2.8. Statistical analysis
Data were presented as mean±standard deviation (SD) and analyzed by one-way analysis of variance (ANOVA) followed by significant difference (LSD) analysis. The Kruskal-Wallis nonparametric test was used for data that did not have a normal distribution. P-values<0.05 were considered significant. Statistical analysis was performed using SPSS 16.0 software (SPSS, Chicago, IL, U.S.A.).
2.9. Ethical statement
This study was approved by the Institutional Animal Care and Ethics Committee of Guangxi Medical University (Approval No. 202005007).
| 3. Results|| |
3.1. Nebulized inhaled M. vaccae alleviates airway hyperresponsiveness in OVA−induced asthmatic mice
We investigated the effect of nebulized inhaled M. vaccae on airway responsiveness in response to increasing concentrations of MCh. The sRaw of the OVA group increased significantly at doses of 12.5 and 25 mg/mL MCh compared with the NC group (P<0.05). Treatment with nebulized inhaled M. vaccae significantly reduced the sRaw in the OVA-induced asthma group (P<0.05). Moreover, the sRaw of the Neb group did not differ from the NC group at all doses of MCh. According to the findings, nebulized inhaled M. vaccae could reduce airway hyperresponsiveness in the OVA-induced asthma model [Figure 2].
|Figure 2: Nebulized inhaled M. vaccae alleviates airway hyperresponsiveness in the OVA-induced asthma model. Data are expressed as mean±SD (n=6) and analyzed by one-way ANOVA followed by LSD analysis. #P<0.05 compared with the NC group, *P<0.05 compared with the OVA group. sRaw: specific airway resistance; MCh: methacholine chloride.|
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3.2. Nebulized inhaled M. vaccae reduces eosinophil and lymphocyte infiltration into the airway in OVA-induced asthmatic mice
BALF was collected after the last OVA challenge, and total and differential cell counts were assessed. OVA challenge induced a marked increase in total cell, eosinophils, and lymphocytes as compared with the NC group (P<0.05). Nebulized inhaled M. vaccae significantly decreased OVA-induced total cells, eosinophils, and lymphocytes (P<0.05). In addition, The total inflammatory cell count, eosinophils, lymphocytes, neutrophils, and monocytes of the Neb group were not significantly different from the NC group [Figure 3].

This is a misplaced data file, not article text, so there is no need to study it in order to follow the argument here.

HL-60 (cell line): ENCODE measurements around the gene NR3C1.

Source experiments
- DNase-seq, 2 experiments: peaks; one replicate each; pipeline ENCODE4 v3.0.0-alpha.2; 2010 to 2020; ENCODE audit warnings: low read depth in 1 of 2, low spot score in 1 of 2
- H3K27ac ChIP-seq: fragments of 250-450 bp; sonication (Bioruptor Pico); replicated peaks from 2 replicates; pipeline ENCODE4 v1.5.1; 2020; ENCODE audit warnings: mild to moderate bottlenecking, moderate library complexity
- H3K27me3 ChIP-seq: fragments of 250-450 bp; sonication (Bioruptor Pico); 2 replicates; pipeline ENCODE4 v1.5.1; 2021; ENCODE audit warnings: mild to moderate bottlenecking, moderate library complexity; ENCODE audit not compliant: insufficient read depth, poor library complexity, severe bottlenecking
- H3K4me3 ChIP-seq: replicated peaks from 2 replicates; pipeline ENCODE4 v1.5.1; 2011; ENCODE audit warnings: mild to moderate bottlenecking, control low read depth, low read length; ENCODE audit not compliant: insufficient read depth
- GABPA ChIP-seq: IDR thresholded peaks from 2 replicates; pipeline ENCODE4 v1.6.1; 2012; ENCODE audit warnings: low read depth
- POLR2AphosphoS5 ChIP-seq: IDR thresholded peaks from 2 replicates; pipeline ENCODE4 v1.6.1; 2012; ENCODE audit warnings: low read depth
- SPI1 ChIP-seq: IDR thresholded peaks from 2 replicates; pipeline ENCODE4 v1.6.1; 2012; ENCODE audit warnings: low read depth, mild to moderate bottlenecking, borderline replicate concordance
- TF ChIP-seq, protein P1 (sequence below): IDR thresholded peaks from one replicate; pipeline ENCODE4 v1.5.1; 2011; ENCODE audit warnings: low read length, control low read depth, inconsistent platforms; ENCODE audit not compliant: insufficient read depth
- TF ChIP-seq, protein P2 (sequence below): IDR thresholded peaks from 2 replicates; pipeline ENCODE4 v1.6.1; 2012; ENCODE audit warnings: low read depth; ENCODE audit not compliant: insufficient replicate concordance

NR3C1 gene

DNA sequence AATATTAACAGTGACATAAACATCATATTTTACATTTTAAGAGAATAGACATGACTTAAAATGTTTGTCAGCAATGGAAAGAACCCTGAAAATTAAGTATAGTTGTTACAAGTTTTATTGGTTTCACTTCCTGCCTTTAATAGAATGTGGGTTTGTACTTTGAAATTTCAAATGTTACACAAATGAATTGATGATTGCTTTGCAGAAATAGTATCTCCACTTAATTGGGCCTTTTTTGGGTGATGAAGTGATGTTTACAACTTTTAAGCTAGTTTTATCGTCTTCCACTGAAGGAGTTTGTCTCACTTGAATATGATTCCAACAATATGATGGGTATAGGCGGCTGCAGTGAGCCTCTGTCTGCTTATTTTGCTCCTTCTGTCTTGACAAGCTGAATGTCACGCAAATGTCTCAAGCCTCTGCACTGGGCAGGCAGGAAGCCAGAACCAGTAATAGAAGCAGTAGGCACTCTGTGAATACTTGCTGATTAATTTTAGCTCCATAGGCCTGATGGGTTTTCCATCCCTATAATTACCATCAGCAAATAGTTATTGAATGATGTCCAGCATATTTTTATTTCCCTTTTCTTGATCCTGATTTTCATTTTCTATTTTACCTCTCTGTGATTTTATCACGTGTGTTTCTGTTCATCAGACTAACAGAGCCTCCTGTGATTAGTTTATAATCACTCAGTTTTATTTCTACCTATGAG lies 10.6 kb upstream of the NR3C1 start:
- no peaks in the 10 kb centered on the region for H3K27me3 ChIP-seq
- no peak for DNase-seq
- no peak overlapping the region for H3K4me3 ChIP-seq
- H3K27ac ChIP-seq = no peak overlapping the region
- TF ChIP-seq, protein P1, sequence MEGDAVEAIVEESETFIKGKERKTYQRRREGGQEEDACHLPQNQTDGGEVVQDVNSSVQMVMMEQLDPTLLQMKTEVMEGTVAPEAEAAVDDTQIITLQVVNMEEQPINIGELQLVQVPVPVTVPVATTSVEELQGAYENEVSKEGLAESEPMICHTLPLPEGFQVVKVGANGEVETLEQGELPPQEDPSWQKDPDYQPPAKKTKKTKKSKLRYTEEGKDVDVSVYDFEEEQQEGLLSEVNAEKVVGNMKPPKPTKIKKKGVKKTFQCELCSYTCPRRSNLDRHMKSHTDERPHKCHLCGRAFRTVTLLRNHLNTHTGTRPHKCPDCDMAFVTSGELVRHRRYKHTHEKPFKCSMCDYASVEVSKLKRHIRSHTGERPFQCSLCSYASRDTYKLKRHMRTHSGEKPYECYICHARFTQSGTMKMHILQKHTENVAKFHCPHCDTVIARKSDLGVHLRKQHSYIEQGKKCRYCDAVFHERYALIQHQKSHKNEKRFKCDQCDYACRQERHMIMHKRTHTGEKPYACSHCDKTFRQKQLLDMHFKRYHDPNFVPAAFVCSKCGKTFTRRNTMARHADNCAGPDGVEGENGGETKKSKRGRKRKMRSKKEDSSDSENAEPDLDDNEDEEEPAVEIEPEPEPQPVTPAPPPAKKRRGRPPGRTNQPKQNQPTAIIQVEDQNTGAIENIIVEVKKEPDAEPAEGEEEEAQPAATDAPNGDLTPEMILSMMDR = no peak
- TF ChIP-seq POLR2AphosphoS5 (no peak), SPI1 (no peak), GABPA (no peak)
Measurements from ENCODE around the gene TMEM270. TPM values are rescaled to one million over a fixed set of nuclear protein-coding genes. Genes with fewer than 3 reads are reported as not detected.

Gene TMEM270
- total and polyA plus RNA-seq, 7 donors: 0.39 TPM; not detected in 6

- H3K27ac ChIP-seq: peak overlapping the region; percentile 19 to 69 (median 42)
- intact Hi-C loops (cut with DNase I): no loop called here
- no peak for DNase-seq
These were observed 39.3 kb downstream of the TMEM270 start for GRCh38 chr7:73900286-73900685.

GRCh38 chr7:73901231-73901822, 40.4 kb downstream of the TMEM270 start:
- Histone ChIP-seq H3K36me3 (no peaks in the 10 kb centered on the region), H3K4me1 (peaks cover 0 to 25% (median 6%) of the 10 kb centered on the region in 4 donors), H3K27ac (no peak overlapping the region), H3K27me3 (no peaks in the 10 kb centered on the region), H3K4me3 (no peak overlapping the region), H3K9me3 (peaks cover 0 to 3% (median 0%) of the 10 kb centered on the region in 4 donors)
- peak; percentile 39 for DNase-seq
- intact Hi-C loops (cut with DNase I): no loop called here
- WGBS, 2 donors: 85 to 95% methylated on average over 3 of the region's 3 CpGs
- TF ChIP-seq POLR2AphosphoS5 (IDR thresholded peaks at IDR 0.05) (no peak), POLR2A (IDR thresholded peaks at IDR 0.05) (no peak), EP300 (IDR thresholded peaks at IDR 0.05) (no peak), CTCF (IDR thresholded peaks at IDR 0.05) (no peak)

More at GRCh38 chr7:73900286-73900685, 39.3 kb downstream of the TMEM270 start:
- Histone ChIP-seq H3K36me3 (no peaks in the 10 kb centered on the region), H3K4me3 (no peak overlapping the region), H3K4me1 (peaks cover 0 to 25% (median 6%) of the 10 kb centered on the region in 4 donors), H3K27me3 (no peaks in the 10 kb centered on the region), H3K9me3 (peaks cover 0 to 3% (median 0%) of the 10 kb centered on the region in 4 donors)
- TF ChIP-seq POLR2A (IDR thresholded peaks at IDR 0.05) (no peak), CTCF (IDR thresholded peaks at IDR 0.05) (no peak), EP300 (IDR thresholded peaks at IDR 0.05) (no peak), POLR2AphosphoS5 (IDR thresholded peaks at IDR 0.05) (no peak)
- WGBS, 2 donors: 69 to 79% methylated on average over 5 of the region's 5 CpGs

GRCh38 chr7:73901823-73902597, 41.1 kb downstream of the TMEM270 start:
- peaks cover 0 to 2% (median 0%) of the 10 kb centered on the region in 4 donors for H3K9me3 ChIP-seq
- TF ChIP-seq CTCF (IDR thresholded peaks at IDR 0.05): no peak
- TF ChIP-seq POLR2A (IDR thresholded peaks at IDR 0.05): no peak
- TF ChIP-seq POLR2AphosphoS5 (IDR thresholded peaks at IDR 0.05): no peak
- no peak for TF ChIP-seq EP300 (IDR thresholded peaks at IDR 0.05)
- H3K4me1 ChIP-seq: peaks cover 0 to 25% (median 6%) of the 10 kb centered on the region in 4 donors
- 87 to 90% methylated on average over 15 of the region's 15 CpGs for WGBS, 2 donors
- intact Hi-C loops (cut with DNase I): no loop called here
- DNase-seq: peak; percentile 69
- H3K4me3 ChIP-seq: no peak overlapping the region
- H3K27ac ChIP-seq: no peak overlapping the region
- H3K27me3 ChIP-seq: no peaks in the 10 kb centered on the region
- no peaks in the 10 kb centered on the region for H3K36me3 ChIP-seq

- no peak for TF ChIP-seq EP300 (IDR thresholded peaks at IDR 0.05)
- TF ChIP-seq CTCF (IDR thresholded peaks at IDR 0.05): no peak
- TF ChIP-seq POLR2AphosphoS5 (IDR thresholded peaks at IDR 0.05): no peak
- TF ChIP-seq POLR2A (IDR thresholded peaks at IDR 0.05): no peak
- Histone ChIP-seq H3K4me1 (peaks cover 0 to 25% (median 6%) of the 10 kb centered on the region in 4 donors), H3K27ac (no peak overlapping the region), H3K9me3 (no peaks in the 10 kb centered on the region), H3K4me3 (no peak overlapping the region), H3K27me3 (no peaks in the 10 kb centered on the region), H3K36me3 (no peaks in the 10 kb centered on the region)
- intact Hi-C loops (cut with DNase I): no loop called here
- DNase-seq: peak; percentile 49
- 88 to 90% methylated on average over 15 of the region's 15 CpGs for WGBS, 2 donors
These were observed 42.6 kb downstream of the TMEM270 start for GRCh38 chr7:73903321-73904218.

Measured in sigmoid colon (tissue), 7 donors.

|Figure 3: Nebulized inhaled M. vaccae reduces eosinophil and lymphocyte infiltration into the airway in OVA-induced asthmatic mice. (A) BALF inflammatory cell count. (B) Inflammatory cell classification in the BALF. Data are expressed as mean±SD (n=6) and analyzed by one-way ANOVA followed by LSD analysis. #P<0.05 compared with the NC group, *P<0.05 compared with the OVA group. BALF: bronchoalveolar lavage fluid.|
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3.3. Nebulized inhaled M. vaccae alleviates the OVA-induced airway inflammation
The inflammatory changes in H&E and PAS-stained lung tissues of mice were observed using light microscopy. Inflammatory cell infiltration in the lung tissues and mucus secretion of the airway epithelium were completely absent or rarely seen in the NC and Neb groups [Figure 4]A. There were no significant differences in the inflammation and PAS scores between the Neb and NC groups [Figure 4]B and [Figure 4]C. Moreover, severe inflammatory cell infiltration around the bronchi, massive goblet cell hyperplasia, and abundant mucus and mucus plugs in the bronchial lumen were observed in the OVA group. Inflammatory cell infiltration and the proportion of the goblet cells were significantly lower, and the airway lumen was unobstructed in the Neb/OVA group as compared to the OVA group [Figure 4]A. Furthermore, the Neb/OVA group showed higher inflammation score and PAS score when compared to the NC group (P<0.05). However, compared with the OVA group, the inflammation score, and PAS score were significantly decreased (P<0.05) [Figure 4]B and [Figure 4]C.